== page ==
The COVID-19 pandemic has popularised telemedicine around the world. For many markets, this was brought about by an urgent need to respond to new challenges, such as forced suspension of outpatient services. However, in China, e-hospitals were already widespread prior to the outbreak of COVID-19, with the global pandemic only providing further impetus for their development and continued adoption.
E-hospitals, also commonly referred to as internet or virtual hospitals, offer remote medical services via internet enabled technologies. While some countries, including the UK and France, view e-hospitals as a possible alternative to brick-and-mortar ones, others, including Germany, Russia and China, regard them as supplementary health care services. China specifically prohibits initial diagnosis or treatment via internet, whilst allowing virtual follow-up visitations and online prescriptions.
China’s first e-hospital opened in Guangdong province in 2014. After the Chinese government confirmed its support for the development of virtual health care in 2018, their numbers started to steadily increase, reaching 158 in 2019. It is likely that even without the pandemic the e-hospital industry in China would have flourished, but COVID-19 has notably accelerated its growth. By mid-2021, the number of internet hospitals nationwide jumped to 1,600.
The demand for virtual health care was also substantial in China in pre-pandemic years. In 2018, a survey on global views on health care showed that China had one of the world’s highest usages of telemedicine with 25% of Chinese respondents stating that they had used telemedicine versus an average 10% globally. At the start of the COVID-19 pandemic, the number of people searching for online medical consultations in China experienced further growth, increasing almost tenfold.
Why did the e-hospital model become so widespread in China even before the COVID-19 pandemic? The answer to this question might help other markets to understand the necessary ingredients for a virtual hospital industry to take off. In China, several push and pull factors contributed to the spread of the internet health care.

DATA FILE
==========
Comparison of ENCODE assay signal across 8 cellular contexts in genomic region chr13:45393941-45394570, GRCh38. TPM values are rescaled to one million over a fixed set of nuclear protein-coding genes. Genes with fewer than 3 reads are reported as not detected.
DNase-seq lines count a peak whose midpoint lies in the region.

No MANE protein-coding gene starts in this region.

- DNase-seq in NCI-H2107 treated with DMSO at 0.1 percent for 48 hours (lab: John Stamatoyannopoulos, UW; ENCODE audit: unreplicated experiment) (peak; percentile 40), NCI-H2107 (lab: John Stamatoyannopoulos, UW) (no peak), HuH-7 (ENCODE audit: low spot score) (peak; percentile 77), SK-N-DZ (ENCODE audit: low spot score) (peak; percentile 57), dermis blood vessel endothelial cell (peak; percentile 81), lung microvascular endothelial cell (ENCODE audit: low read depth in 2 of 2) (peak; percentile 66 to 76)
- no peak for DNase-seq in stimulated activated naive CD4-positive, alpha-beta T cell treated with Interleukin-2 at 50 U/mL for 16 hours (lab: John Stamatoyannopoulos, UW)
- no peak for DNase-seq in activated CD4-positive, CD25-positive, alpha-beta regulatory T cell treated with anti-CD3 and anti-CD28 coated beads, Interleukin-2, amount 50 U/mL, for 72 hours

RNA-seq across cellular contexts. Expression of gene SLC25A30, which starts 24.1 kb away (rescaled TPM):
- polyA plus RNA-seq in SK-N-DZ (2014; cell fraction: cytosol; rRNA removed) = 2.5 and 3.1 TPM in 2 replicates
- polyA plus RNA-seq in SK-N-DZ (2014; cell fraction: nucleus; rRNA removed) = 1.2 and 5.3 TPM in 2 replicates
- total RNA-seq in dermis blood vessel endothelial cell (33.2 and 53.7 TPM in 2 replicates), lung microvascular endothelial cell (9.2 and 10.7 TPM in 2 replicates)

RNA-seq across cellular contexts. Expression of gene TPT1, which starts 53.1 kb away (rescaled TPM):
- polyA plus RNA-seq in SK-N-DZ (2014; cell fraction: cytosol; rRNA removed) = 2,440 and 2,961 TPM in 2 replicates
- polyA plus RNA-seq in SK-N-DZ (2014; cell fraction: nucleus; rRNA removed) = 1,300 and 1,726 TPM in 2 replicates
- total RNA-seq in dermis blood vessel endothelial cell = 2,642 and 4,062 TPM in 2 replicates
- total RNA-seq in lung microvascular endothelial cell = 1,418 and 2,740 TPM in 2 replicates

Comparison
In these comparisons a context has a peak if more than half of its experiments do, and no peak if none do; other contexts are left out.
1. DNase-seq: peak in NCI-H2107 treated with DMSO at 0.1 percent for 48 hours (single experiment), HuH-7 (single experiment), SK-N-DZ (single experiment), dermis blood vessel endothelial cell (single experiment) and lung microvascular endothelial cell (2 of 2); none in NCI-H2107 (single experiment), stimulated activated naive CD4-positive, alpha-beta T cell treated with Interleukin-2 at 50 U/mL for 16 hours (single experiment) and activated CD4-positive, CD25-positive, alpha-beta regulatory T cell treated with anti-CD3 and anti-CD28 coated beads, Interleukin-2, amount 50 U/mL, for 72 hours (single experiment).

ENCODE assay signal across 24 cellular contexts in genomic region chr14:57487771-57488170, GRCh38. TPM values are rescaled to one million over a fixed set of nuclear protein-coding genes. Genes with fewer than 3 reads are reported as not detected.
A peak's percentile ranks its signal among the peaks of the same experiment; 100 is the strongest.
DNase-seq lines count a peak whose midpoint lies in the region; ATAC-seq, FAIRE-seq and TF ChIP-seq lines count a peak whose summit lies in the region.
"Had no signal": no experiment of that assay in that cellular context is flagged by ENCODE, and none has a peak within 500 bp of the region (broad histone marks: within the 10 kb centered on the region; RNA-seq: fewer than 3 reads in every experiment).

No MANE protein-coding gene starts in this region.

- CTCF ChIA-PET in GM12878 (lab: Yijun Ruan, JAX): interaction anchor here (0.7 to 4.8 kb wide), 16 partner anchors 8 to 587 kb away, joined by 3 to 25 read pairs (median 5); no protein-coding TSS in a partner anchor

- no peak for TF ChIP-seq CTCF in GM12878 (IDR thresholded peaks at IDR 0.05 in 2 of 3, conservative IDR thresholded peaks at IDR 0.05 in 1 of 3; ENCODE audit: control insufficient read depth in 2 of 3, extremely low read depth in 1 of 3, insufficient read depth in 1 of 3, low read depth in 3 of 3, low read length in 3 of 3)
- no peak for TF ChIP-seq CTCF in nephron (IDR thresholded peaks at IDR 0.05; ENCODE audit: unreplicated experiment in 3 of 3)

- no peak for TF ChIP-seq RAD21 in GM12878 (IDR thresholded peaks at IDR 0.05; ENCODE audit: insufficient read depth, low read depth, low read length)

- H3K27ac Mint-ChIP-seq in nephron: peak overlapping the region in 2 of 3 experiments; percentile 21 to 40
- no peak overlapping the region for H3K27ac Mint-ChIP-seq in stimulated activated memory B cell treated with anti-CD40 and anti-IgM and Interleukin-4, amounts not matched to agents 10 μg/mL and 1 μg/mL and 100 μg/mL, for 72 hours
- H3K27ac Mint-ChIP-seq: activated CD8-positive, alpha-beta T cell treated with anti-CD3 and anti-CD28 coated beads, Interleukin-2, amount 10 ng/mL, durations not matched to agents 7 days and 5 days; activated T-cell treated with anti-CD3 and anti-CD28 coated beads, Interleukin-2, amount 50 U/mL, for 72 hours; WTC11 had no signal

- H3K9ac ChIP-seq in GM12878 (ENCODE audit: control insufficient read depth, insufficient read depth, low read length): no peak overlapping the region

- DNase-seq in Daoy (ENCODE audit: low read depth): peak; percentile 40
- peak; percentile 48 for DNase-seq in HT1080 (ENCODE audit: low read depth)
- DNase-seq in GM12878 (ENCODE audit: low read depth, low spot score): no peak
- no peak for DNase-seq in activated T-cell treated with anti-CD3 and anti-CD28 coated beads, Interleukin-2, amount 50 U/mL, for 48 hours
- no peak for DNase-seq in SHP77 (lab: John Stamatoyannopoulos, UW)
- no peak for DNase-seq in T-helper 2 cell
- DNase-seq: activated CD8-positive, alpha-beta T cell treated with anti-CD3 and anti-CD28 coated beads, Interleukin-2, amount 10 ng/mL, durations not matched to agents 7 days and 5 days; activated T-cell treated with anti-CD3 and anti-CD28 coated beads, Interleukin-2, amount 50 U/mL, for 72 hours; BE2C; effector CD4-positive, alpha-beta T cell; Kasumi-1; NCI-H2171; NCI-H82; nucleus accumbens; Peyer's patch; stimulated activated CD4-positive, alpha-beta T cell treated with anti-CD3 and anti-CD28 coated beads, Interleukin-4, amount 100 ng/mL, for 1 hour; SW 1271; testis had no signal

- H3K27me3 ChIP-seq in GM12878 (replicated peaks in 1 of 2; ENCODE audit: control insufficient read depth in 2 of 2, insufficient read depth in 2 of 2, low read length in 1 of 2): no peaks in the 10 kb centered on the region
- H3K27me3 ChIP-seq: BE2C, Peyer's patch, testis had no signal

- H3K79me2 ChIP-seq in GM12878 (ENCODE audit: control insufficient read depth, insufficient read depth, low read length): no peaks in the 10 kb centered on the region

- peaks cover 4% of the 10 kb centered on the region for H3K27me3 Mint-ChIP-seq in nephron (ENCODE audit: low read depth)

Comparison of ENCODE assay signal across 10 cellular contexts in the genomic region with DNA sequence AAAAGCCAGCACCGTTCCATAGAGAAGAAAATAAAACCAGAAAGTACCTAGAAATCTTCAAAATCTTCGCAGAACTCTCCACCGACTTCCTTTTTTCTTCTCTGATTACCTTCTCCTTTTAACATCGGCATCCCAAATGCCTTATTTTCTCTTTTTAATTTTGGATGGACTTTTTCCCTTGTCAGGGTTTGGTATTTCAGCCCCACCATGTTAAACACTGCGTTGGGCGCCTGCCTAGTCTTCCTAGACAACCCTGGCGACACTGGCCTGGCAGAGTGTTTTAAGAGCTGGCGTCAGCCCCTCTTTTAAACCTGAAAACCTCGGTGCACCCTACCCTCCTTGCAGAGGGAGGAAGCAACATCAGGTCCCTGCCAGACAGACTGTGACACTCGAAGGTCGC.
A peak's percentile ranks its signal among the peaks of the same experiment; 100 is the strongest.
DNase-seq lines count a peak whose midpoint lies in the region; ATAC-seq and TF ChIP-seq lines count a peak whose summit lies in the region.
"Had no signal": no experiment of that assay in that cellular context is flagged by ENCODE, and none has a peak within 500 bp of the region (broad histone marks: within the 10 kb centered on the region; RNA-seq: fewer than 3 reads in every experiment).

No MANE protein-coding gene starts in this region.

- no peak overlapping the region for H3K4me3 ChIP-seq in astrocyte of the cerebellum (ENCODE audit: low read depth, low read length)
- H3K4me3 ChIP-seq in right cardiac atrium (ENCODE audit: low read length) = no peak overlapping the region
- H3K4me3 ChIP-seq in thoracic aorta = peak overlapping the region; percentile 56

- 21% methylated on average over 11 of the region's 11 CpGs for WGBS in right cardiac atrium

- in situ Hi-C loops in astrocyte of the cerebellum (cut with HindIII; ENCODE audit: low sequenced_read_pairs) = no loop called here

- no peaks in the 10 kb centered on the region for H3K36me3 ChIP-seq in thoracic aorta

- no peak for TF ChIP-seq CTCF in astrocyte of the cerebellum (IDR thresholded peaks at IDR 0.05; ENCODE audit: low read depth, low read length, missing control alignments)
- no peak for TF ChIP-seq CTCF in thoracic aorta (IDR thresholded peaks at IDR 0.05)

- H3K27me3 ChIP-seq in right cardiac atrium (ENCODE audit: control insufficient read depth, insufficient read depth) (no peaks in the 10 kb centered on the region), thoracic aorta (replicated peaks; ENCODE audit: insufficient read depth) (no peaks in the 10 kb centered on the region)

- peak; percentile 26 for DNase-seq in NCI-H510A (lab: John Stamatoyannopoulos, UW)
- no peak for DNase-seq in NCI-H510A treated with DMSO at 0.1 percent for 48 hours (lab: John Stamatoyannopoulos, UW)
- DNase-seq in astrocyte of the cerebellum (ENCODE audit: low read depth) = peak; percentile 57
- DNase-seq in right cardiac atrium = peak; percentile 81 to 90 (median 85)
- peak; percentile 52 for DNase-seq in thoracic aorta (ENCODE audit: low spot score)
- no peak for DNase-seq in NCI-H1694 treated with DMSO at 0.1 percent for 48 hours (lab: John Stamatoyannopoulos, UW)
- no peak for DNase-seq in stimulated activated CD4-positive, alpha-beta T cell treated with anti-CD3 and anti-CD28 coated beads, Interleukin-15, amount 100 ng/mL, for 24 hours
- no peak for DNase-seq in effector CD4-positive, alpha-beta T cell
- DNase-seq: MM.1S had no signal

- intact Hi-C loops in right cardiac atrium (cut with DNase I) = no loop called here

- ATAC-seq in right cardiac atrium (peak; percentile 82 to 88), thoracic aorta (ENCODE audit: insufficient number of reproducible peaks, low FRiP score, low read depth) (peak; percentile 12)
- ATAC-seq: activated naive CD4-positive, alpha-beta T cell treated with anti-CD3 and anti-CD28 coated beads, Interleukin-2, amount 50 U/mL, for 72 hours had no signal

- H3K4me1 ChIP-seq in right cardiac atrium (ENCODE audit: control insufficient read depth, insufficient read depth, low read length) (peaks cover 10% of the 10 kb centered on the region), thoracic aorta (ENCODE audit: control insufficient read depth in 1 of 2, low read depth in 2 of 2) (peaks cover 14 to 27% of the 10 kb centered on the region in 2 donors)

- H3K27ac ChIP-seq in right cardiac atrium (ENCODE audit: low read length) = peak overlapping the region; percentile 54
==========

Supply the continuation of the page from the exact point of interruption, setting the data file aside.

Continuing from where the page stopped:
Factors Helping to Develop E-hospitals in China:
- E-hospitals help to address problems in China’s legacy health care system, including regional disparities in resource provisions and congestion in large urban hospitals. Like elsewhere, China suffers from a scarcity of medical facilities in rural areas, which often forces rural populations to travel long distances to visit medical practices in nearby cities. This overwhelms many urban hospitals, especially in China’s largest cities such as Beijing and Shanghai, with some doctors seeing as many as 200 patients per day. E-hospitals tackle these issues, eliminating the need for many to frequently travel to see a doctor in person.
- The Chinese government has launched a number of early initiatives to support and standardise the virtual health care sector. Since 2014, the government has provided the necessary regulatory support to enable the e-hospital industry to take shape. Notably in 2018, China’s State Council introduced several key policies that formed the basis of the legal framework governing China’s virtual health care. In 2019, the National Health Care Security Administration (NHSA) also allowed for internet-based medical services to be covered by the country’s medical insurance system. This early and substantial policy support has promoted the standardised development of the industry.
- China’s e-hospitals have benefited from a well-developed technology infrastructure. Despite being the most populous country in the world, China boasts an elevated level of internet and mobile penetration with more than 65% of the population enjoying access to both. The government’s recent extensive 5G rollout, covering even remote regions, is likely to further improve these adoption rates. This readily available infrastructure has helped both health care providers and patients to quickly adapt to offering and using online medical services.
- China’s innovation ecosystem has facilitated the spread of the e-hospital model. The government’s push for technological development coupled with a large number of private high-tech companies bringing innovation to the market at a fast pace has helped to enable Chinese citizens to quickly adopt and adapt to innovations. This ecosystem has also provided the necessary resources such as mobile platforms and cloud services for hospitals to migrate online.
The e-hospital industry has great potential to both improve patient experience and provide greater and more equitable access to medical services. China’s experience illustrates that coordinated efforts on the part of health care providers, the government and the private sector are needed to push the industry forward. Therefore, it is important for organizations that are willing to help expand their market’s e-hospital sector to underline in their messaging how they can make a positive contribution to the development of the industry; understand how they can benefit from government incentives; and explore opportunities to create partnerships and become fully embedded in their market’s developing e-hospital ecosystem.
APCO Alum Sam Jones coauthored this piece.